Cork hotel 'flabbergasted' after receiving electricity bill for over €18k

The hotel received a staggering electricity bill of €18,262 for the month of July. This was in comparison to an electricity bill of €7,700 in July of 2019 and €8,324 in July of 2021.
Cork hotel 'flabbergasted' after receiving electricity bill for over €18k

In a tweet yesterday, general manager of the Celtic Ross Hotel in Rosscarbery, Neil Grant, said the hotel received a staggering electricity bill of €18,262 for the month of July. This was in comparison to an electricity bill of €7,700 in July of 2019 and €8,324 in July of 2021.

A Cork hotel was left "flabbergasted" after receiving an electricity bill for over €18,000 for the month of July alone and has called on the Government to intervene amid further energy price hikes. 

In a tweet yesterday, general manager of the Celtic Ross Hotel in Rosscarbery, Neil Grant, said the hotel received a staggering electricity bill of €18,262 for the month of July. This was in comparison to an electricity bill of €7,700 in July of 2019 and €8,324 in July of 2021.

Speaking to The Echo, Mr Grant said the hotel was “flabbergasted” by the price of the bill.

He said the hotel had signed a new contract with an alternative company for the month of July after its existing contract with a different company expired and the two bills came to over €18,000 for the month.

“We trawled the market looking for a rate which was better than what we got and we did not find it,” he said, stating that energy hikes are happening “across the board”.

He expressed concern over the knock-on impact these increases are having.

“The household is being hit in their own environment just as badly and then they’re going to be less likely to come out and stay in a hotel or have a lunch or have a coffee in a hotel because they’re worried about their day-to-day spend.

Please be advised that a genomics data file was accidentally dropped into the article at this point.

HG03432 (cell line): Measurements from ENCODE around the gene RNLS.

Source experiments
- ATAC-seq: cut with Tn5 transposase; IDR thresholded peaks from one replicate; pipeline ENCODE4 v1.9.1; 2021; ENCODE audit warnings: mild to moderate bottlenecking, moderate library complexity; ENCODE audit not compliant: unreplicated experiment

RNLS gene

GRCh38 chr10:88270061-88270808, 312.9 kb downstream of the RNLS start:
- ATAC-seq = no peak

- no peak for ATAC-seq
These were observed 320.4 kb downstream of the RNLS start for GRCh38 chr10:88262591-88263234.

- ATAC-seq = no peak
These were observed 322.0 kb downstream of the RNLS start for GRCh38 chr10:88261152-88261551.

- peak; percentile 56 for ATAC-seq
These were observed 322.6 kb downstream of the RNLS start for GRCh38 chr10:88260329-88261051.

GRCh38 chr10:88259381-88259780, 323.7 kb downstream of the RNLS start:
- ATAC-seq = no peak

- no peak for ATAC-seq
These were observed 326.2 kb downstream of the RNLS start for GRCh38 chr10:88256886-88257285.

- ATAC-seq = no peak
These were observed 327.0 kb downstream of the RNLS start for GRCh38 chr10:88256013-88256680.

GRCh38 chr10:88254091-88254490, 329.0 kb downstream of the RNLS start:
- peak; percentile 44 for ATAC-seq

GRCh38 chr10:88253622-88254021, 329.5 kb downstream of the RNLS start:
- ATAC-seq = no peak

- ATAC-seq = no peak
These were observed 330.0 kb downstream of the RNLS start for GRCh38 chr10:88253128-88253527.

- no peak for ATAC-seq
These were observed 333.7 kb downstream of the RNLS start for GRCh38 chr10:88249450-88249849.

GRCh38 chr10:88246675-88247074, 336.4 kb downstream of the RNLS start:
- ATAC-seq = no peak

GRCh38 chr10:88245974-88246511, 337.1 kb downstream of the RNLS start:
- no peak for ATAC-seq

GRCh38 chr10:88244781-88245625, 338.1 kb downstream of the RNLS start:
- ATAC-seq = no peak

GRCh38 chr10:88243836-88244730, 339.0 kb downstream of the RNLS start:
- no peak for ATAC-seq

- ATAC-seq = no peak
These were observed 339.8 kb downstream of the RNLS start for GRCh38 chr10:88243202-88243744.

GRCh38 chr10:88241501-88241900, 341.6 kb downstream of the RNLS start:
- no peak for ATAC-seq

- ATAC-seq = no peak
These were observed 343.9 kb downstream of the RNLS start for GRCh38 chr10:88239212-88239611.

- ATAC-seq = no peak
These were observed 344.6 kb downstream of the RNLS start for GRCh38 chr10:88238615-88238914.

“That’s the double whammy,” he said.

Mr Grant said speaking to other hoteliers they have the same concerns and called for the Government to act urgently.

“The Government have got to listen to households, they’ve got to listen to SMEs, they’ve got to listen to many other stories like mine and say this is real and this is not right,” he said.

Yesterday, Electric Ireland announced that it plans to increase residential electricity bills by 26.7 per cent and gas bills by 37.5 per cent in the Republic of Ireland from October 1.

The increases equate to €37.20 per month on the average residential electricity bill and €42.99 per month on gas, based on the estimated annual bill as defined by the Commission for Regulation of Utilities (CRU).

Electric Ireland said the increases were due to “ongoing uncertainty in the international energy markets and sustained and unprecedented increases in wholesale energy prices”.

This is the third increase in electricity prices this year, with previous announcements in May and June.

SSE Airtricity announced similar increases last week, with the average electricity bill rising by 35.4 per cent and gas by 39 per cent.

Taoiseach Micheál Martin said the price hikes reflect a “broader exponential rise” in energy prices.

“The last week or two have seen pretty dramatic, unprecedented increases in pricing in terms of forward purchases of energy on the wholesale market,” Mr Martin added.

He said that EU energy ministers will meet on September 9 to bring forward emergency measures to curb soaring prices.

From a Government perspective, Mr Martin said it “will use the budget and also in tandem with the budget the cost-of-living package, to alleviate pressures on households”.

“We’ll also have to look at the impact on businesses in terms of jobs and the retention of jobs, of this exponential growth in prices. We will deal with that as best we can in terms of alleviating pressures on people which are clear.

“We will also be launching a demand reduction approach. In other words, energy efficiency, and all of us will have to see what we can do to reduce our energy consumption,” he added.

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